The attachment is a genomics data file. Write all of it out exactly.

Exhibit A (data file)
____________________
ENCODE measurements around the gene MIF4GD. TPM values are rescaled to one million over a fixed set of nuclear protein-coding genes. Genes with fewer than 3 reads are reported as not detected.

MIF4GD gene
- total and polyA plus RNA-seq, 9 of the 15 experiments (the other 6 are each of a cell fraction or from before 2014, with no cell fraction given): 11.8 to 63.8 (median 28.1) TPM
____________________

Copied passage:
ENCODE measurements around the gene MIF4GD. TPM values are rescaled to one million over a fixed set of nuclear protein-coding genes. Genes with fewer than 3 reads are reported as not detected.

MIF4GD gene
- total and polyA plus RNA-seq, 9 of the 15 experiments (the other 6 are each of a cell fraction or from before 2014, with no cell fraction given): 11.8 to 63.8 (median 28.1) TPM